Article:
Marquis of Salisbury to Mr. Edwardes.*

No. 42.]

Sir: On the 4th December last the United States minister at this court transmitted to me a copy of a dispatch which he had received from the Secretary of State respecting the Mosquito reservation.

In that dispatch, of which a copy is inclosed herein, Mr. Bayard draws attention to a note addressed by my directions to the Nicaraguan minister for foreign affairs on the 10th September last, by Mr. Gastrell, Her Majesty’s minister accredited to the Republics of Central America.

Owing to a complaint made to Her Majesty’s Government by the chief of the Mosquito reserve in regard to certain proceedings on the part of Nicaraguan authorities which he deemed to be inconsistent with the provisions of the Treaty of Managua of 1860, I had instructed Mr. Gastrell to make a friendly remonstrance to the Government of Nicaragua and to draw their attention to the wording of the treaty, and to the interpretation given to it by the award of the Emperor of Austria.

For your information, I inclose a copy of my instructions to Mr. Gastrell.

Mr. Bayard prefaces his remarks on the matter to which he particularly desires to call attention by a brief historical review of the circumstances which led to the conclusion of the Clayton-Bulwer treaty, and of the convention between Great Britain and Nicaragua of 1860 $ but he observes that the latter was officially communicated to the Government of the United States, which, regarding it as a final withdrawal of British influence from the Mosquito country, expressed its satisfaction at a settlement that appeared to put an end to the disputes to which the Clayton-Bulwer treaty had given rise.

I am therefore not called upon here to discuss any question other than the respective rights and duties of Great Britain and Nicaragua under the convention referred to.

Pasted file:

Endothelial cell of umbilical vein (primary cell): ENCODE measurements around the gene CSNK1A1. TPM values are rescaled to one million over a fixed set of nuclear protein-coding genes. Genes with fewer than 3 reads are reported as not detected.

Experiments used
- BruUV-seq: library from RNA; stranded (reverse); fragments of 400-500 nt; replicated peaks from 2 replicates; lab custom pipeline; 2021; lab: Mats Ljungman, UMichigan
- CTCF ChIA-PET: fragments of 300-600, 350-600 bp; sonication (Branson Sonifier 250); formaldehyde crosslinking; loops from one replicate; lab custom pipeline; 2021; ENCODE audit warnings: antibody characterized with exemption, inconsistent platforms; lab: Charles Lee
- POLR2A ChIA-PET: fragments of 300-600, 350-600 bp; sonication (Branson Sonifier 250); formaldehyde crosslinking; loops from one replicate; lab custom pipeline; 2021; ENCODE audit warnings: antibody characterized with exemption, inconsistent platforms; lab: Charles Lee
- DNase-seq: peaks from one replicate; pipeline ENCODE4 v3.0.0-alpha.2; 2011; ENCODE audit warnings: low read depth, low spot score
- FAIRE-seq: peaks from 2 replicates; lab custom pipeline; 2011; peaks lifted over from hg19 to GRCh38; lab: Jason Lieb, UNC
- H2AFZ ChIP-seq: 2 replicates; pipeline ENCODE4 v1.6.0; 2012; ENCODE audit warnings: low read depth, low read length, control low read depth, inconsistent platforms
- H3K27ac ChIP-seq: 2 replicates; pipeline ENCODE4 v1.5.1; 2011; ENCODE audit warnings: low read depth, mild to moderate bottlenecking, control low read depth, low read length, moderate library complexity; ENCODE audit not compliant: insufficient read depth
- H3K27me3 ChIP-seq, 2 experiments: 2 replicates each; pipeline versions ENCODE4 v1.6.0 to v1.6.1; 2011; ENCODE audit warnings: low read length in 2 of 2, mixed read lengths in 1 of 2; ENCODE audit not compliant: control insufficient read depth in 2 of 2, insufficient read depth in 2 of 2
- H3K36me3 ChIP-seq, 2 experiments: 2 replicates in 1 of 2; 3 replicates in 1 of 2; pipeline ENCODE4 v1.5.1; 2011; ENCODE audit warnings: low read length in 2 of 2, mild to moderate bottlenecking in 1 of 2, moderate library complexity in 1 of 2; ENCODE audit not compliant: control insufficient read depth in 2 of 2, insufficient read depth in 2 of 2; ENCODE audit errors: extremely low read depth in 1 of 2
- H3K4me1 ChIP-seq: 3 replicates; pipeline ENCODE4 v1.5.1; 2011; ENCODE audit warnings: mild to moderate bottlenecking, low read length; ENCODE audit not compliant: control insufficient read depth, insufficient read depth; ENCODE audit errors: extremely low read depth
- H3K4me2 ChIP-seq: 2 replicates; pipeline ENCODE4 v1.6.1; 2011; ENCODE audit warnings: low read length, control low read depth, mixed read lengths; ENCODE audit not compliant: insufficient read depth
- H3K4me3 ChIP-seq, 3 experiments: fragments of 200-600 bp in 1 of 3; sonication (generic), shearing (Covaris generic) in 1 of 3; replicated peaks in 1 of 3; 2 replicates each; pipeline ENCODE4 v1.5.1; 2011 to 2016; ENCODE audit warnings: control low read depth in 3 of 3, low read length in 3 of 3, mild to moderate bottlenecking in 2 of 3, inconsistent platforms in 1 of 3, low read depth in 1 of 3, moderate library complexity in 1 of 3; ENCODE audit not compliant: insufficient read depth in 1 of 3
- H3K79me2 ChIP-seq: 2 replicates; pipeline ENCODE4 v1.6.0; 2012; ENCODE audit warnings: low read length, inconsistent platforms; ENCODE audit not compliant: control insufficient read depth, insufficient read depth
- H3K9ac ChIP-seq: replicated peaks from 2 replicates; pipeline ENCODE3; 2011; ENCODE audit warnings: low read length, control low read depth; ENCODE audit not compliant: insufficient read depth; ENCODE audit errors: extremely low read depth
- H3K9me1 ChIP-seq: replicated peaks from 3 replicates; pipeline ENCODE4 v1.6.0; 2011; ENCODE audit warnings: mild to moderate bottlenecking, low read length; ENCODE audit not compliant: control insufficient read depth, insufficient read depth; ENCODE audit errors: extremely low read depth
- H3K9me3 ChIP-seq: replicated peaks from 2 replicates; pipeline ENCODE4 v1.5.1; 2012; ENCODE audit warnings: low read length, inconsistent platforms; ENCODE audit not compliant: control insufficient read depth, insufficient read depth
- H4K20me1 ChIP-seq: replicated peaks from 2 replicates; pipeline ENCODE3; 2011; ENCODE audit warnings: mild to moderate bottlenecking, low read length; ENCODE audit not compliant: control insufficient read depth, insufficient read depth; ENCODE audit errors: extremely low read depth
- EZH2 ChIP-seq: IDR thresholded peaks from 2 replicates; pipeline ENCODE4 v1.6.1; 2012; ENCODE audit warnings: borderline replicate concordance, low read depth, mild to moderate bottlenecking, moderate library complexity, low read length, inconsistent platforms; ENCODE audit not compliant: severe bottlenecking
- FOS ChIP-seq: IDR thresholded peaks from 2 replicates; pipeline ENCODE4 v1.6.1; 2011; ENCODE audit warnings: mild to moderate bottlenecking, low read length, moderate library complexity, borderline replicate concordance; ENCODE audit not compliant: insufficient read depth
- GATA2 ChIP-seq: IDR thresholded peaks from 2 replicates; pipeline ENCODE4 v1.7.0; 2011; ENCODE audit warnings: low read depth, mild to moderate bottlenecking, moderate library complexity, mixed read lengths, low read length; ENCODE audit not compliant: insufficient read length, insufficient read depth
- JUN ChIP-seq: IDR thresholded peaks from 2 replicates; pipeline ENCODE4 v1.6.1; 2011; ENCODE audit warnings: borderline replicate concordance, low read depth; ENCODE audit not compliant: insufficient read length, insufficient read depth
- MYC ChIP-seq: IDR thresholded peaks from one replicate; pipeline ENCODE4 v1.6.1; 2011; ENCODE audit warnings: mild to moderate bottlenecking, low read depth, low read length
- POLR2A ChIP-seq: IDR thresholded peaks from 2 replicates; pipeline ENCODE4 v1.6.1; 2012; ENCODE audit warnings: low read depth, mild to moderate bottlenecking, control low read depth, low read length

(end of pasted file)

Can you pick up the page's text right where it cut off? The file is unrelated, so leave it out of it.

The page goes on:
As Mr. Bayard observes, “differences arose between the Governments of Great Britain and Nicaragua in relation to the free port of Grey town, the payment of the annuity to the Mosquito Indians, and the precise extent of the rights of Nicaragua within the Indian reservation. By an exchange of diplomatic notes between the representatives of Great Britain and Nicaragua it was agreed that all of these questions should be submitted to the arbitration of the Emperor of Austria,” whose decision was announced in July, 1881.

Mr. Bayard, however, states that the United States Government, not being a party to this agreement of arbitration, “is not bound by the award of the arbitrator, nor committed in any way to an admission of [Page 469] the right of Great Britain to interfere in disputes between the Republic of Nicaragua and the Indians living within her borders.” And he entirely dissents from the view as to Great Britain’s rights of intervention expressed in the opinion or report on which the award is based.

Mr. Bayard contends that “the stipulations of the treaty of Managua relative to the privileges to be accorded to the Mosquito Indians were not for the benefit of Great Britain, and are not enforceable by her,” and he states that “the President can not but regard the continued exercise of the claim on the part of Great Britain to interfere on behalf of these Indians as the assertion of a British protectorate in another form.”